Free Shipping: Orders Over $35

Choose the Best Ice Fishing Spoon for Every Situation

Learn how ice spoons vary in their appeals to walleyes, crappies and other types of fish and how to match the spoon style to conditions and the mood of the fish.

ice spoon walleyeice spoon walleye

Ice fishing spoons play a huge role in hard-water fishing whether you target panfish, larger gamefish like walleyes and pike, or anything that chooses to bite. Ice spoons send out flash, create vibration and offer baitfish-like profiles, and they can be worked a variety of ways.

Not all spoons are the same, though. In fact, different spoons have vastly different appeals for various fish moods and to work in a host of situations. We’ll compare three distinct styles of ice fishing spoon, their unique appeals and best applications for each to help you pick the best spoon for every ice fishing situation and consequently to catch more fish!

Loud & Proud

walleye ice fishing catchwalleye ice fishing catch

When fish are aggressive and are roaming in search of food, you want a likewise aggressive spoon that has a wide, erratic wobble and loud rattles. The Lindy Rattl’n Flyer Spoon, which has been a part of the Lindy ice line-up for many years, provides a perfect fit when you need an aggressive spoon. Shaken, it rattles loudly. Jigged, it throbs on the way up and does a wide wobble on the fall, often swinging wider than the circumference of the hole, helping attract fish from farther away.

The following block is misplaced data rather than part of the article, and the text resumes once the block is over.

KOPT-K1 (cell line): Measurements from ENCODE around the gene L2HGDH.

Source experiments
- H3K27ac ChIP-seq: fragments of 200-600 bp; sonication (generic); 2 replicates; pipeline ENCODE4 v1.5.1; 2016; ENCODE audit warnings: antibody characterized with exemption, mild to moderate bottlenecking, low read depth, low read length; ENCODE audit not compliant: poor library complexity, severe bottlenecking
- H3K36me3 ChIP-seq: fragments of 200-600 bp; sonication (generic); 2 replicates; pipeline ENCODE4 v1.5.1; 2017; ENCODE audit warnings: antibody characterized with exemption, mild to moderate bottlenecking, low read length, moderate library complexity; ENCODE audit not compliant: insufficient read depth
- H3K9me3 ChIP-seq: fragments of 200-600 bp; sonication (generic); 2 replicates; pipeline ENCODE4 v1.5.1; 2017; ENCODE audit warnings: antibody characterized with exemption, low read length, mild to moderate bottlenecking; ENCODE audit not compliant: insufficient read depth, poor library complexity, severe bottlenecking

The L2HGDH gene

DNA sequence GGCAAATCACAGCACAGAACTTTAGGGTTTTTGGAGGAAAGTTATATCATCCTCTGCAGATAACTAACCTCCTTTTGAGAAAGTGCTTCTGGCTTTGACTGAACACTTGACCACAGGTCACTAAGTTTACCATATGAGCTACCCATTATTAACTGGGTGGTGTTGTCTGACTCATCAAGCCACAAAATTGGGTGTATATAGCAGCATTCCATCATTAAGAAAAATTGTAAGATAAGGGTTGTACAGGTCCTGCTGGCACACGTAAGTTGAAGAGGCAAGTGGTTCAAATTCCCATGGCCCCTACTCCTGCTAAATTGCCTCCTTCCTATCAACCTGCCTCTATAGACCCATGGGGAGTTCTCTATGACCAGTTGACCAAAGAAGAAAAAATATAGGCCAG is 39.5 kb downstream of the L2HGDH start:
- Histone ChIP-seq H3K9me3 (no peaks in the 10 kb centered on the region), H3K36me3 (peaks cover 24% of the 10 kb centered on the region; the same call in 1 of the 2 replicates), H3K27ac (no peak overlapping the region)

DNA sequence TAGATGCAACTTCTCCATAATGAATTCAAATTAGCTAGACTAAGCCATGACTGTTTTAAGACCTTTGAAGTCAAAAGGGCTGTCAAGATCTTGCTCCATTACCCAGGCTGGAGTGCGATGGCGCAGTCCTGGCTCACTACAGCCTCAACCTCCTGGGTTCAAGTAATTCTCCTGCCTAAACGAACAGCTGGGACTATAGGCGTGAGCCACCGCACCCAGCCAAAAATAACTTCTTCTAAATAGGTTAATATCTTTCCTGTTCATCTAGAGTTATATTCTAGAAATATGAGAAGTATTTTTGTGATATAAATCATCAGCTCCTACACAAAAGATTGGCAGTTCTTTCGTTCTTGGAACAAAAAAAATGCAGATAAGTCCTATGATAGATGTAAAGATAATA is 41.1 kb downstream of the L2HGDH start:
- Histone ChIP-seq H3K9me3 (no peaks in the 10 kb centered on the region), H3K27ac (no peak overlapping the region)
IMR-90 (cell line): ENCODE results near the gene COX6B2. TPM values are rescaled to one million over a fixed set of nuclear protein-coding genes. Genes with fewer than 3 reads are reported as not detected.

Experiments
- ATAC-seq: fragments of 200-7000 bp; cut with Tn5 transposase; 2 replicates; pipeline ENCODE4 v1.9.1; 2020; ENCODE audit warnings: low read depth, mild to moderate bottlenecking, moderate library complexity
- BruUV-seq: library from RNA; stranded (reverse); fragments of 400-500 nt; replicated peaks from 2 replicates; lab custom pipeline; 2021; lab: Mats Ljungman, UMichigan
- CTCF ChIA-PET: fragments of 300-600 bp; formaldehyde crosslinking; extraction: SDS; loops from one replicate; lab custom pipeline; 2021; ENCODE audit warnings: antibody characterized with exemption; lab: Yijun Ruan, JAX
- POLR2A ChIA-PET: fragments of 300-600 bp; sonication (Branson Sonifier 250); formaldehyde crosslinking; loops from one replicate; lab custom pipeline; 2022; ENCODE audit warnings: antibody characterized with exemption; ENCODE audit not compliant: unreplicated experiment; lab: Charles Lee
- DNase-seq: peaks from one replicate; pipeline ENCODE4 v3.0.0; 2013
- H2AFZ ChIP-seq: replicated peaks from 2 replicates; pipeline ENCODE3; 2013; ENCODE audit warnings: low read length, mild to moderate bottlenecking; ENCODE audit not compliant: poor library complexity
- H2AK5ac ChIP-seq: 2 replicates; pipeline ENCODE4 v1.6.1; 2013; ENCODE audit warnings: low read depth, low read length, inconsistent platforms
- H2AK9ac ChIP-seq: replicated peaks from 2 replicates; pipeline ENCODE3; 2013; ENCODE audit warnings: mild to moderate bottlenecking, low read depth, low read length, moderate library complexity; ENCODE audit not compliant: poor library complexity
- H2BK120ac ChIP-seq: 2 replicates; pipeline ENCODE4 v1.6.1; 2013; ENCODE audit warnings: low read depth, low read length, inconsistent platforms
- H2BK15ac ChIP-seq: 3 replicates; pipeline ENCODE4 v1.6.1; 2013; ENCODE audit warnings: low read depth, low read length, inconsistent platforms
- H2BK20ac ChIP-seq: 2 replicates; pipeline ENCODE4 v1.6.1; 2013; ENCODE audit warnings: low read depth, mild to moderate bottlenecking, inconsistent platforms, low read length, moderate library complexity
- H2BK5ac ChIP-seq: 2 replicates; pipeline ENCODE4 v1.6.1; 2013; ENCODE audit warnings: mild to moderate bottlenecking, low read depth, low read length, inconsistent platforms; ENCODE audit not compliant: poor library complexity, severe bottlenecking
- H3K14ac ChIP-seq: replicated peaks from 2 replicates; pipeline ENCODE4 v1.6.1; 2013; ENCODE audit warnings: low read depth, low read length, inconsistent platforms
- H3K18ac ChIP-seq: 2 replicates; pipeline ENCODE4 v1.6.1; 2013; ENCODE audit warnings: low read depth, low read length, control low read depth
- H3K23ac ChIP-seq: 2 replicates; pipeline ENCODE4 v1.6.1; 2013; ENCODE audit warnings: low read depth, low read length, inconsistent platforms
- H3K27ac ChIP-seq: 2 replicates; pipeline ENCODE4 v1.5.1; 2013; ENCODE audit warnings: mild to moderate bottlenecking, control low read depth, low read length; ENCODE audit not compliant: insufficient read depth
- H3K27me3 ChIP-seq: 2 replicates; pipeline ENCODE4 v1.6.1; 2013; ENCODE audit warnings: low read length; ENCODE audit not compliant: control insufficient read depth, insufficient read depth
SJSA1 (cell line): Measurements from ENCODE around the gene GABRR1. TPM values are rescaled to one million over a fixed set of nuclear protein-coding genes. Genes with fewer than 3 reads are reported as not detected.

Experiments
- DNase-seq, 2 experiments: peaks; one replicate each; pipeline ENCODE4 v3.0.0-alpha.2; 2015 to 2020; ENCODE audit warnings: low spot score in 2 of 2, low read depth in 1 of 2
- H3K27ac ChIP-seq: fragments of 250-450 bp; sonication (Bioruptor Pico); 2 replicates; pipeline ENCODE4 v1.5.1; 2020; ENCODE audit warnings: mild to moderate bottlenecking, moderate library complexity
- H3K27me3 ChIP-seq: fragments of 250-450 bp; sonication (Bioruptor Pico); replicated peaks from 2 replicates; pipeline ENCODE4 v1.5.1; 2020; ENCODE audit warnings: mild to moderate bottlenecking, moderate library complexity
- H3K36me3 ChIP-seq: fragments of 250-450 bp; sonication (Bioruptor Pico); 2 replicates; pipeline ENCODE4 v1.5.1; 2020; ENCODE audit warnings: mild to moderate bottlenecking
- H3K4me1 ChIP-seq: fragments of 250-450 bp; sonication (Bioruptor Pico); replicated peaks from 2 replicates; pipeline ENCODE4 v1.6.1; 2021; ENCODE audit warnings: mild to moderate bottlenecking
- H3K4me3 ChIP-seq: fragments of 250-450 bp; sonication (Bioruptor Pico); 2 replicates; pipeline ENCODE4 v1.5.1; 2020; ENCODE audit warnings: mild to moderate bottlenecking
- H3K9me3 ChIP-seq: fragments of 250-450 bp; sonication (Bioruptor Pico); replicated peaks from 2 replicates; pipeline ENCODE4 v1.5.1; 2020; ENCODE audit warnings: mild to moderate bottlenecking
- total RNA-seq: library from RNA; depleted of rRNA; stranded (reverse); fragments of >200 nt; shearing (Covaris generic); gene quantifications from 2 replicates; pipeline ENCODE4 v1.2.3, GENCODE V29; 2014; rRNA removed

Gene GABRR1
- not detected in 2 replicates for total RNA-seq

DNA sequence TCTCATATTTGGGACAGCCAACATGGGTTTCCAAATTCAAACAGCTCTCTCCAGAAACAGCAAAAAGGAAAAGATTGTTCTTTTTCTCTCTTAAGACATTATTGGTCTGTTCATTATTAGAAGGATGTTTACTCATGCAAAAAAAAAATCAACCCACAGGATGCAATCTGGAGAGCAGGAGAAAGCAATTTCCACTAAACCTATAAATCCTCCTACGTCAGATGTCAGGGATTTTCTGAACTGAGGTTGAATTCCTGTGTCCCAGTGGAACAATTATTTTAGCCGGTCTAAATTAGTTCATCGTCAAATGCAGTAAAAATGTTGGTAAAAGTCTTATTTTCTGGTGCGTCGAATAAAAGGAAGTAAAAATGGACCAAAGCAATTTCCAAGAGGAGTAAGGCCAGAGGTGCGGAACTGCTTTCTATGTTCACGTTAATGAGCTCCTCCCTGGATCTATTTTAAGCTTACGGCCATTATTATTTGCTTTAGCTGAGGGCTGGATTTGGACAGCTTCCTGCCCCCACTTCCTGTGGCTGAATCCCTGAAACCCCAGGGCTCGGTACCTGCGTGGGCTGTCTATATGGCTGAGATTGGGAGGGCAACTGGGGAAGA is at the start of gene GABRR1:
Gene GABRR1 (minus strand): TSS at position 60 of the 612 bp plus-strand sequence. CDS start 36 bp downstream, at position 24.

Along with making noise and sending out plenty of flash, a Rattl’n Flyer Spoon move a lot of water with its winged sides, providing extra appeal to lateral line feeding fish in stained waters or dark areas.

The Rattl’n Flyer Spoon is an all-species ice spoon. It comes in four sizes, ranging from 1/16 ounce to 1/4 ounce, providing options for everything from bluegills to northern pike. Because it has such a strong action, it can be tipped with multiple waxworms or spikes, a large minnow head or even a whole minnow without hampering the action.

Slow Falling

crappie on ice spooncrappie on ice spoon

At times, the same bold action that can prompt strikes will seem unnatural to the fish or even spook them. That’s when a slow-falling spoon, like a Lindy Quiver Spoon, comes into play. Sometimes the situation dictates starting with a more subtle spoon. Hard mid-winter fronts with cold temperatures and high barometric pressure and heavy fishing pressure often dictate a lighter touch. Other times, a lack of bites or even observed negative responses to an aggressive spoon dictate a wholesale change.

The Quiver Spoon became an immediate hit when Lindy introduced it a few years back because it fits a different niche for spoon fishing. Created from lightweight metal, the Quiver Spoon falls slowly through the water column with a fluttery action. It can be jigged with gentle sweeps to repeat the slow fall that often triggers strikes or held suspended above fish with only slight twitches or jiggles added to engage a quivering action. The Quiver Spoon also has a narrow profile, which makes it look like an easy meal to fish.

While the Quiver Spoon is subtle in its action and profile, it gives off a lot of flash with its slow wobble. The backsides of all Quiver Spoon colors have plated metallic finishes, and a few are metallic, front and back.